VMFA(AW)-533 began its history on 1 October, 1943. On this date, Marine Night Fighter Squadron 533 (VMF(N)-533) was commissioned at MCAS Cherry Point, North Carolina. One of three night fighter squadrons to be activated in the Marine Corps, the squadron was initially outfitted with the Grumman F6F-3N Hellcat, equipped with AI radar sets. VMF(N)-533 later upgraded to the Grumman F6F-5N Hellcat with the APS-3 radar set in the fall of 1944. After a full one year deployment to Engebi in the Marshall Islands, the squadron moved to Yontan Airfield, Okinawa in May 1945. By doing so they completed the longest over water flight by a single engine aircraft of the war. Before hostilities ended in the Pacific, 533 would distinguish itself by claiming the most aerial victories of any night fighter squadron as well as the first night fighter ace, Capt Robert Baird. In October 1945, the squadron moved to Peiping, China and soon transitioned to its next airframe, the Grumman F7F-3N Tigercat. The Hawks soon moved to Hawaii before finally settling back in the U.S. at Cherry Point in January 1947. 533 would spend the Korean conflict there as well, training Tigercat aircrew for night combat overseas.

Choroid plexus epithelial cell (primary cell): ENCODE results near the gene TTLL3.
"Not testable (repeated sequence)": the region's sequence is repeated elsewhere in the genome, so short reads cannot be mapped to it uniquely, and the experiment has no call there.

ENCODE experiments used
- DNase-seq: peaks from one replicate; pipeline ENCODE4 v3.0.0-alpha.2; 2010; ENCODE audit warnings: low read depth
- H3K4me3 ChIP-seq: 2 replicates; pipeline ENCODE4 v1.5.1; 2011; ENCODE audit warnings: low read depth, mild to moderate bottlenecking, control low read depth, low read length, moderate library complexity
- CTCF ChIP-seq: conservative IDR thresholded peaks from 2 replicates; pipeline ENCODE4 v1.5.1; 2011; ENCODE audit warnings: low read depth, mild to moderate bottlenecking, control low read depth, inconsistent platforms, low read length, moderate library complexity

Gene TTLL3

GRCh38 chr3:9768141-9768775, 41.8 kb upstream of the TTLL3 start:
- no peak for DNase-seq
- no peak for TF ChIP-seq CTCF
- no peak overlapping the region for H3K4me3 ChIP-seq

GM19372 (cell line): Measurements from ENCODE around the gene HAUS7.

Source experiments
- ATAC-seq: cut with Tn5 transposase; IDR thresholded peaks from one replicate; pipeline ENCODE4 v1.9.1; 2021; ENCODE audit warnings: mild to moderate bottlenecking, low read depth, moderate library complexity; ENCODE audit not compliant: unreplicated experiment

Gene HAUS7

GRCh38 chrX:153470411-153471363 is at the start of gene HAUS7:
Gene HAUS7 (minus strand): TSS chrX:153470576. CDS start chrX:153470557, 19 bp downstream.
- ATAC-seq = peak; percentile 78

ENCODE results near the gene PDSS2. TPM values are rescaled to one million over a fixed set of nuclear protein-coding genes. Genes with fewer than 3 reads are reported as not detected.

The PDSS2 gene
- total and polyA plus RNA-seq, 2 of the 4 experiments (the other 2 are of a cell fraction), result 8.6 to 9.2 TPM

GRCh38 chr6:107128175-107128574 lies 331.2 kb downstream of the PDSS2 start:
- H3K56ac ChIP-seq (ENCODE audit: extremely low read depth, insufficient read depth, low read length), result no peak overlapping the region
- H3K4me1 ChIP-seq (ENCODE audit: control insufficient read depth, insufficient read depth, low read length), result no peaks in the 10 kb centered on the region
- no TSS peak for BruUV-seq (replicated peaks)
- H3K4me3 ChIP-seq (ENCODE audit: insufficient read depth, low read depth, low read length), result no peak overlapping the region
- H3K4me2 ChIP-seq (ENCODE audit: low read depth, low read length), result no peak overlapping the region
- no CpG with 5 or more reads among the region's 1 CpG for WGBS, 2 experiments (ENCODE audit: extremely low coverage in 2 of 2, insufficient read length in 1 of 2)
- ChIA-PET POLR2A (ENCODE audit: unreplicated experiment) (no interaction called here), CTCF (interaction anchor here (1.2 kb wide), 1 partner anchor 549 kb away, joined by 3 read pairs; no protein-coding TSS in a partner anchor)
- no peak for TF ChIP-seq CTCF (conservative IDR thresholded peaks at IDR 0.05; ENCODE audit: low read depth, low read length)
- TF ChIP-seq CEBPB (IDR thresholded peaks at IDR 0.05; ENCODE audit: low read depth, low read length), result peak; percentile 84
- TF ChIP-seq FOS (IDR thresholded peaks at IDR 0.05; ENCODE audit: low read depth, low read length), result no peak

533 entered the jet age in May 1953 with its acquisition of the F2H-A4 Banshee. They saw several carrier deployments in the ensuing years, followed by another transition to the F9F Cougar in 1957. Yet another change was soon to follow as the squadron received the A-4D Skyhawk in 1959, and with it a redesignation to Marine Attack Squadron 533 (VMA-533). The next change was to come in 1965 when the Hawks received the A-6A Intruder, giving them an all weather capability and the appropriate change in title, VMA(AW)-533.
Soon after transitioning to the A-6, 533 deployed to Chu Lai, Republic of Vietnam to support combat operations. They remained there from 1967 to 1969, then redeploying to MCAS Iwakuni, Japan. All told, VMA(AW)-533 accumulated over 10,000 combat sorties in these busy years, garnering them the Commandant’s Aviation Efficiency Trophy. This would not be the last time that the Hawks would see combat over Southeast Asia. They returned to service over Vietnam in 1972, deploying for a year to Nam Phong, Thailand. They were soon flying mission over Cambodia and Laos, as well. They returned to Iwakuni in August 1973, and then to Cherry Point in November 1975, where they received their first A-6E the following year.
In April of 1980, VMA(AW)-533 returned to Iwakuni, becoming the first all weather attack squadron to participate in the new Unit Deployment Program (UDP). Throughout the 1980s the squadron deployed, both to Japan and later for several carrier cruises aboard the USS Saratoga and USS John F. Kennedy. The last deployment for the Hawks proved to be longer, as the UDP that began in April 1990 ended and the squadron continued to Bahrain in December 1990 for Operations Desert Shield and Desert Storm. Following participation in those hostilities, VMA(AW)-533 returned home after an “around the world” deployment that lasted eleven and a half months.